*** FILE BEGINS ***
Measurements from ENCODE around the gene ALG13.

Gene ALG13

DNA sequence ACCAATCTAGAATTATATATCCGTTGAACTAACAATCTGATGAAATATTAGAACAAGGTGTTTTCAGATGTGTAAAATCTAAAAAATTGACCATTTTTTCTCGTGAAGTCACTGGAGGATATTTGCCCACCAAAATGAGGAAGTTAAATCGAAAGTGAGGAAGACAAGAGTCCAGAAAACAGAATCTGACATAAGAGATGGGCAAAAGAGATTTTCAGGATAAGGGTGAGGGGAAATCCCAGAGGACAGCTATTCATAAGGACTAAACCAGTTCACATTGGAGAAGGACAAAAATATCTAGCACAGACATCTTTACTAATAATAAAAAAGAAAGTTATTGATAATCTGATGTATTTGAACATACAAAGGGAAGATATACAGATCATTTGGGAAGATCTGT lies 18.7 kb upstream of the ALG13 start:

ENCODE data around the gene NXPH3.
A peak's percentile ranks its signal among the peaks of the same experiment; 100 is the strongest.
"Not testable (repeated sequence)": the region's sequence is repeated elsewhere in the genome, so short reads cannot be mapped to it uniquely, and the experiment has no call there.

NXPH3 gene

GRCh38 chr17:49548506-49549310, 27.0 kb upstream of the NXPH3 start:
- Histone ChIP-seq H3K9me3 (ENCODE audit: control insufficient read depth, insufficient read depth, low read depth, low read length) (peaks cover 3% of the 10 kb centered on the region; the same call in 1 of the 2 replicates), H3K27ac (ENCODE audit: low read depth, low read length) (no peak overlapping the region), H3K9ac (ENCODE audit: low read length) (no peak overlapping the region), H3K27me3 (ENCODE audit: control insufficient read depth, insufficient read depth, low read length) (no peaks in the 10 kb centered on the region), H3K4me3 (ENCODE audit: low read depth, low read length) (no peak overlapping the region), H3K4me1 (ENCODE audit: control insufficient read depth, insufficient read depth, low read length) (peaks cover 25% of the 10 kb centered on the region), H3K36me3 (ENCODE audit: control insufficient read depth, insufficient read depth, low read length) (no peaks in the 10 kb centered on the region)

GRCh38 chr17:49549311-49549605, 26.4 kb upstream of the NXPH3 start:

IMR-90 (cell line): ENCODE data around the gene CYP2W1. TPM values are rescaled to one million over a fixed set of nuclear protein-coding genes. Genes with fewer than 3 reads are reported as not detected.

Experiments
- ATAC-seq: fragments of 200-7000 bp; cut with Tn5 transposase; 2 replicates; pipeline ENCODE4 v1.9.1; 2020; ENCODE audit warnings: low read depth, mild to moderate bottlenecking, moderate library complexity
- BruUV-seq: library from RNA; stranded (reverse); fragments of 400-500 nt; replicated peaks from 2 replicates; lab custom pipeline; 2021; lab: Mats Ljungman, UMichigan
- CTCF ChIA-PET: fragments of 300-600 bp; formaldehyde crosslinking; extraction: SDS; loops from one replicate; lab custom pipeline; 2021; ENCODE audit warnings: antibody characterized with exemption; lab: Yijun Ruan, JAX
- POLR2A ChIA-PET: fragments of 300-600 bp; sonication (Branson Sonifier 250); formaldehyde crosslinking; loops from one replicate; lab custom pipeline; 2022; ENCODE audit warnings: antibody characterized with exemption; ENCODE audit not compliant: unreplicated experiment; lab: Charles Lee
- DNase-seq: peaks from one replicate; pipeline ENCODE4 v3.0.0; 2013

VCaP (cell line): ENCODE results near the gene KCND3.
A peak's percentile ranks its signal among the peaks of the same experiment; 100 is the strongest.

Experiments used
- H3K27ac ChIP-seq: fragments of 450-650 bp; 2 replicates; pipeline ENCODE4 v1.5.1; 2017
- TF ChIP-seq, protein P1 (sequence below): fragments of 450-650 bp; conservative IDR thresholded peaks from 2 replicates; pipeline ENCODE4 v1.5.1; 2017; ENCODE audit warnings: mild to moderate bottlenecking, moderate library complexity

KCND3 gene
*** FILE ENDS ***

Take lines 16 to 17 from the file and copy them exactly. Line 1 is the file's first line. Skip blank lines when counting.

- POLR2A ChIA-PET: fragments of 300-600 bp; sonication (Branson Sonifier 250); formaldehyde crosslinking; loops from one replicate; lab custom pipeline; 2022; ENCODE audit warnings: antibody characterized with exemption; ENCODE audit not compliant: unreplicated experiment; lab: Charles Lee
- DNase-seq: peaks from one replicate; pipeline ENCODE4 v3.0.0; 2013